It might not be right to give labels like "optimist" or "pessimist" to animals whose perspective is so narrow that every time you feed them, they seem to think they've never eaten before. But researchers in the UK say that a dog's underlying attitude, or cognitive bias, makes it assume better or worse outcomes. And that attitude affects its behavior.
The researchers were specifically interested in anxious behaviors that dogs show when their owners leave. They call this "separation related behavior," or SRB, and it can include howling, whining, destroying things, or "toileting." (Hobbes, the morose black-and-white fellow above, has been known to eat an entire roll of toilet paper when left alone. But I digress.)
To measure dogs' separation related behaviors, the researchers used 24 dogs in shelters. On one day, someone would spend 20 minutes taking the dog to a separate room and hanging out one-on-one. The next day, they'd bring the dog back to the room, play for 10 minutes, and then leave. A camera recorded the dogs for the next five minutes, and their anxious behaviors were tallied to give an overall SRB score. (This test also predicts how a dog will behave in its new home--and shows that a shelter dog will latch on to a person in the blink of an eye.)
A couple days later, the researchers returned to test the dogs' underlying attitudes. In a small room, one person would hold the dog behind a screen while another person set a food bowl all the way to one side of the room. Then they brought the dog out and let it investigate. The dogs quickly learned the trick: if the bowl was against one wall, it held a scoop of food; against the other wall, it was empty. Soon, if the dog saw the bowl against the good wall, it would leap for the food. But if the bowl was on the bad wall, some dogs would amble over slowly to give it a sniff; others, researchers Emily Blackwell says, would "give us a big sigh" and lie down.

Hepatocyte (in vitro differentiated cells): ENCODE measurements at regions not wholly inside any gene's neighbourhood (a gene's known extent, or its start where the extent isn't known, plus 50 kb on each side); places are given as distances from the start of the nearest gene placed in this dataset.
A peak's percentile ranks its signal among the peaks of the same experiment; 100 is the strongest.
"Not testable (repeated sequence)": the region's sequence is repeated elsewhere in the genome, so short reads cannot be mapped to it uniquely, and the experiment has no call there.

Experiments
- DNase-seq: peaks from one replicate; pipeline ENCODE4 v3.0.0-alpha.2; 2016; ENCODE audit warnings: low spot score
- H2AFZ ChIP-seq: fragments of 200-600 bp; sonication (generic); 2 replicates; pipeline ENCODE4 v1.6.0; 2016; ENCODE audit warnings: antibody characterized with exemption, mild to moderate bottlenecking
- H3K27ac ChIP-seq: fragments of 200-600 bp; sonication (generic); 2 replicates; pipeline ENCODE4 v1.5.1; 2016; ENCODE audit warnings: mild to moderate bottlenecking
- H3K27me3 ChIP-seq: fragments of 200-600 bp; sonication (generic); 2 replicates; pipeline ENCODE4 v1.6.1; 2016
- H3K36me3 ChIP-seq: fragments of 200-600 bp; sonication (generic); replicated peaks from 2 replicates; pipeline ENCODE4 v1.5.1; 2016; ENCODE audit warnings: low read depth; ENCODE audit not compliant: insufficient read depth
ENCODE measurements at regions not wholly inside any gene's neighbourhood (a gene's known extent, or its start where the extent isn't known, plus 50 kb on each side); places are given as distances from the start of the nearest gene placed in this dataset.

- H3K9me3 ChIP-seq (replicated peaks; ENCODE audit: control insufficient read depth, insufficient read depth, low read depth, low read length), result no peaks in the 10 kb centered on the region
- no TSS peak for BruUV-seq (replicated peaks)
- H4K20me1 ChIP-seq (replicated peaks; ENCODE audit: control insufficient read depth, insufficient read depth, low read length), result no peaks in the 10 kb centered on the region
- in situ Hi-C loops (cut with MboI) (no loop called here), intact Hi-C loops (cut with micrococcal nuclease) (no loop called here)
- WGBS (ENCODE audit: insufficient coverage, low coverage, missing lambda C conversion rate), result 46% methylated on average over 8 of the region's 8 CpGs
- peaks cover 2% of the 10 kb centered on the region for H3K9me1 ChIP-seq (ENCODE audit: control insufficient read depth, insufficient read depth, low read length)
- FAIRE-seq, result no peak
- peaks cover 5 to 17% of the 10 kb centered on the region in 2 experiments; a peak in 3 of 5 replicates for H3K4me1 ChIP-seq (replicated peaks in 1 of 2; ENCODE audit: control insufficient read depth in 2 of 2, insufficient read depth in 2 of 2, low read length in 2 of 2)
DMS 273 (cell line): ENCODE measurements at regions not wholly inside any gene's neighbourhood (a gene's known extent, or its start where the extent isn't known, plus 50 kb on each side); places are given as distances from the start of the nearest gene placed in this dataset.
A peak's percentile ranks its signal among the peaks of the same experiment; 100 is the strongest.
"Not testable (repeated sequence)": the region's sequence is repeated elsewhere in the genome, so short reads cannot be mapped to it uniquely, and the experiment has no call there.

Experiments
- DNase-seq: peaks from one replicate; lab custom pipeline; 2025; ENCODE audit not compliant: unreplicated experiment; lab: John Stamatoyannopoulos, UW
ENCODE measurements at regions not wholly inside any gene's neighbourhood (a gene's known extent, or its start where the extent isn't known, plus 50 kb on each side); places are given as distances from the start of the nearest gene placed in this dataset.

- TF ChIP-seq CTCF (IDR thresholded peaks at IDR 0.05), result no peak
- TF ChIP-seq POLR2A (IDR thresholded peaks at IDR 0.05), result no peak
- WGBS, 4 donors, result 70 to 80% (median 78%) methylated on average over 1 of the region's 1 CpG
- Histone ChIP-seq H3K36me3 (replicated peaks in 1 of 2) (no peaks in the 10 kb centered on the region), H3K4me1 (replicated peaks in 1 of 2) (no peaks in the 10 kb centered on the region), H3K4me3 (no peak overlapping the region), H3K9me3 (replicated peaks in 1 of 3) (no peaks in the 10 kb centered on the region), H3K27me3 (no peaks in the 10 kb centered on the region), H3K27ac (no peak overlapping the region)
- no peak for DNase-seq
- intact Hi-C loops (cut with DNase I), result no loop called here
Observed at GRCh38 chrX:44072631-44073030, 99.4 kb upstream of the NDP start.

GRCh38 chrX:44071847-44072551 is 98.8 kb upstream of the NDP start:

Then came the real test: the dog came out from behind the screen to see the bowl in the middle of the room. Sometimes it was closer to the good wall, sometimes closer to the bad wall, and sometimes smack in the center. The researchers wanted to know if the dogs would sprint to the bowl to check for food, wander over slowly, or not even bother. This was the "cognitive bias": did the dogs assume a happy outcome, or a hungry one?
In general, the dogs were slower to get to the food bowl (which was empty) the closer it was to the no-food wall. But when the bowl was in the exact center of the room, some dogs were distinctly slower--that is, more "pessimistic"--than others. And sure enough, these were the dogs with the worst separation behaviors.
Though the researchers point out that "the conscious experience of such a state cannot be known for sure"--who knows what goes on in a dog's head?--they do think that dogs with bad separation behaviors have an underlying negative bias. It could be a genetic component of a dog's personality (animality?), or maybe something they've learned. Dogs learn quickly, and a dog who's in a shelter has already been handed the empty bowl by life.
An anxious shelter dog can still, of course, be an eager and cuddly addition to a home. You just might want to keep him away from the toilet paper.